Ok!  I know it’s a kid-level picture but what can I say?   I used Microsoft Paint to doctor up a drawing.  You do get the idea however. 

Simple lines, simple deck stepped rig, easy sailing.  

Shortcomings?  There are a couple for sure.  Not traditional!  Also, a bit more windage than when sloop or gaffed rigged.  Doesn’t point as high as a sloop either.  Finally, I found it slower to come-about requiring a little more planning on my part.  For the kind of lazy sailing I have in mind, none of these issues is a problem.

Now, I’ve also been reading a lot lately about older couples (much older couples) sailing their “trawlers” over the kind of waters I plan to sail.  What would a Westerly Nomad look like as a 22’ “trawler” for two?

Westerly Nomad - Trawler

Add a bimini and voila! 

Now, how would you change your “Rayner” to suit your sailing needs?


  1. If you go to a trawler she won't be a sailboat. Why not junk rig her? See Roger Taylor's success with Mingming.

  2. Tom,

    You’re absolutely right. A trawler is not a sailboat. That said, I am suggesting one need not get rid of ones old Nomad when ones sailing days are over. We’ve all motor-sailed our Nomads at some point or another, yes?

    As I said in the post, a junk-rig conversion was my first choice. I’m not handy and could not find a competent junk-rig rigger here in Chicago. Also, I found the flying-lateen rig easy to sail in tight spaces and easy to reef as well. And, as I do not intend to perform off shore work, I see no advantage in installing a junk-rig with its added complexity and loss of fore-cabin space.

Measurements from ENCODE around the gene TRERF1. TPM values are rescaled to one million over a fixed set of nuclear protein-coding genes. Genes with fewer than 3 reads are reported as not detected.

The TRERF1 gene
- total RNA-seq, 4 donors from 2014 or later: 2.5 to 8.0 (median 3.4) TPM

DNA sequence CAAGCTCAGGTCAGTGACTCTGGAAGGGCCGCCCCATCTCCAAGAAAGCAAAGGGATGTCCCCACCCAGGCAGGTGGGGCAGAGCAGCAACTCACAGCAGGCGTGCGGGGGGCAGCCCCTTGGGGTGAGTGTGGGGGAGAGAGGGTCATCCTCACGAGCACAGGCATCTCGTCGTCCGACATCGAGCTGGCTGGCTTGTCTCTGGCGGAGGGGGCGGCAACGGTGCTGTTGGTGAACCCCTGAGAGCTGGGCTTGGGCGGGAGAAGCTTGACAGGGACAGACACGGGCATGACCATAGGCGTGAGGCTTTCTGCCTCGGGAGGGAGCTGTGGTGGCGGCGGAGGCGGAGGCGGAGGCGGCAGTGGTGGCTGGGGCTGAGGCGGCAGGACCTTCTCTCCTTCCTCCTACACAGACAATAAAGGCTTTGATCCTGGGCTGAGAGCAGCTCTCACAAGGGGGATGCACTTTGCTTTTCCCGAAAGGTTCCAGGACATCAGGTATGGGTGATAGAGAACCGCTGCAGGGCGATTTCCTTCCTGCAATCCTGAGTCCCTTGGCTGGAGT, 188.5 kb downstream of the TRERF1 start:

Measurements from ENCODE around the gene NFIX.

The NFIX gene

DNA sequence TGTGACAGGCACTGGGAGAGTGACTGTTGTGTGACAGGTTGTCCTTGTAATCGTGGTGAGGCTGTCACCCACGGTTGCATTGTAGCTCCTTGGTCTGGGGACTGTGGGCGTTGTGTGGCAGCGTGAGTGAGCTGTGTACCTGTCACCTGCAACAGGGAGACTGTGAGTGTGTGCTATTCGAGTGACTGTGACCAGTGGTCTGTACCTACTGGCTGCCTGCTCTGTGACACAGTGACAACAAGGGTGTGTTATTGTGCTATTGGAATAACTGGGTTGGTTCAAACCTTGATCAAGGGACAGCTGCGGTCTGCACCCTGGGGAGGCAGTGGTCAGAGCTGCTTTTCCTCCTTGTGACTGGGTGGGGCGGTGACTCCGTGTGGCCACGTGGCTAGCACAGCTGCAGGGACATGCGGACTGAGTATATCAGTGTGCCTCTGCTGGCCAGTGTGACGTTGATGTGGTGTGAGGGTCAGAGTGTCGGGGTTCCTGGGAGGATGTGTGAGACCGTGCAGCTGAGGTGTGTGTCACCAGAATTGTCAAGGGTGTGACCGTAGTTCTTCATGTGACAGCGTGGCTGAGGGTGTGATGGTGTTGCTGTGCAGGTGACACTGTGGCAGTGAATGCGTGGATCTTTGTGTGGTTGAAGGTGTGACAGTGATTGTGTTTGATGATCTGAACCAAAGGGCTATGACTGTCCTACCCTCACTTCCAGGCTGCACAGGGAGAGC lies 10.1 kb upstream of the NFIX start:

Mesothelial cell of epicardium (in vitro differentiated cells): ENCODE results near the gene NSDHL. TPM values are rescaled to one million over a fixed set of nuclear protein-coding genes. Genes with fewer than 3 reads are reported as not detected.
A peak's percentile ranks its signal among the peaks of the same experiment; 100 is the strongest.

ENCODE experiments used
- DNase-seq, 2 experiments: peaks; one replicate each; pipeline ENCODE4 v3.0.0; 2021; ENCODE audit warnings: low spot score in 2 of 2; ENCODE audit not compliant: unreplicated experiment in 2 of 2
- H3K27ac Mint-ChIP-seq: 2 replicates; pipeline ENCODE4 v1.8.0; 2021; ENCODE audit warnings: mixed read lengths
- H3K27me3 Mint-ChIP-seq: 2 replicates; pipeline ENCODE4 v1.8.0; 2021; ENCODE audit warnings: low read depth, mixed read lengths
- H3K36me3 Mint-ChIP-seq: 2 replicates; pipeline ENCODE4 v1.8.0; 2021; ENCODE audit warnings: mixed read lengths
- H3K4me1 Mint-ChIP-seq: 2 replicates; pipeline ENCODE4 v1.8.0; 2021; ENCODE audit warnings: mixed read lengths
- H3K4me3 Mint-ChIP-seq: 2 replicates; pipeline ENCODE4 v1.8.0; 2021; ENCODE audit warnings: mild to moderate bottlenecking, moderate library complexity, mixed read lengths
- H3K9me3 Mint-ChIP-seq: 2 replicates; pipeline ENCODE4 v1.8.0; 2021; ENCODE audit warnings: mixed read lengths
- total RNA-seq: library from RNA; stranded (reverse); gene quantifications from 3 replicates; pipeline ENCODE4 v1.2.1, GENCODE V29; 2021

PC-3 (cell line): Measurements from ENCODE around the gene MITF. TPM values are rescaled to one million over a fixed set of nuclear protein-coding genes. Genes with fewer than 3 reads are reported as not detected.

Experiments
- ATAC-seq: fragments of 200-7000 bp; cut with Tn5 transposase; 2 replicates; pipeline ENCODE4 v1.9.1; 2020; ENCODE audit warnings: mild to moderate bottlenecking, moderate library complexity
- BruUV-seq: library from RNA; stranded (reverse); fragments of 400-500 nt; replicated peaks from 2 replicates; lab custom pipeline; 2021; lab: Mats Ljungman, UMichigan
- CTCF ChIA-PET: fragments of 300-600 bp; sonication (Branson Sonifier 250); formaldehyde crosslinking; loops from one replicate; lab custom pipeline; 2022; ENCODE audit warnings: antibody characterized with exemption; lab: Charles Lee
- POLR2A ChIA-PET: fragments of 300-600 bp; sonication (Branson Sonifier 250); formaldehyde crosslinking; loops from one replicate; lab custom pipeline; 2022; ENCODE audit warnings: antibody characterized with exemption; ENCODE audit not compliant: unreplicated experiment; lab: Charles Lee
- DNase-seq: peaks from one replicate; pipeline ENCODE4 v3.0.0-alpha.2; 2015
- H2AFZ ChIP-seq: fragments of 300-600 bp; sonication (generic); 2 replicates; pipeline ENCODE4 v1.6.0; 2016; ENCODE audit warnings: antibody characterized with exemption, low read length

The conversion price works out to be about the same for both rigs.

  3. What would you change to?

    I sail single handed and don't find the Bermudan rig that bad?

    I am however always open to improvement...

  4. Kenneth,

    I know of several rigs that have been used on the W22/Nomad boats. First, of course is the the gunter rig that was Rayner's favorite. Despite early suspicions of its weakness, it proved to be sturdy enough for a transatlantic crossing. Most of the Nomads were equipped with the more conventional Bermuda sail plan. In this rig the mast is set back about 1/3 of the boat's length form the bow. Even when flying a masthead working jib, in strong winds the main tends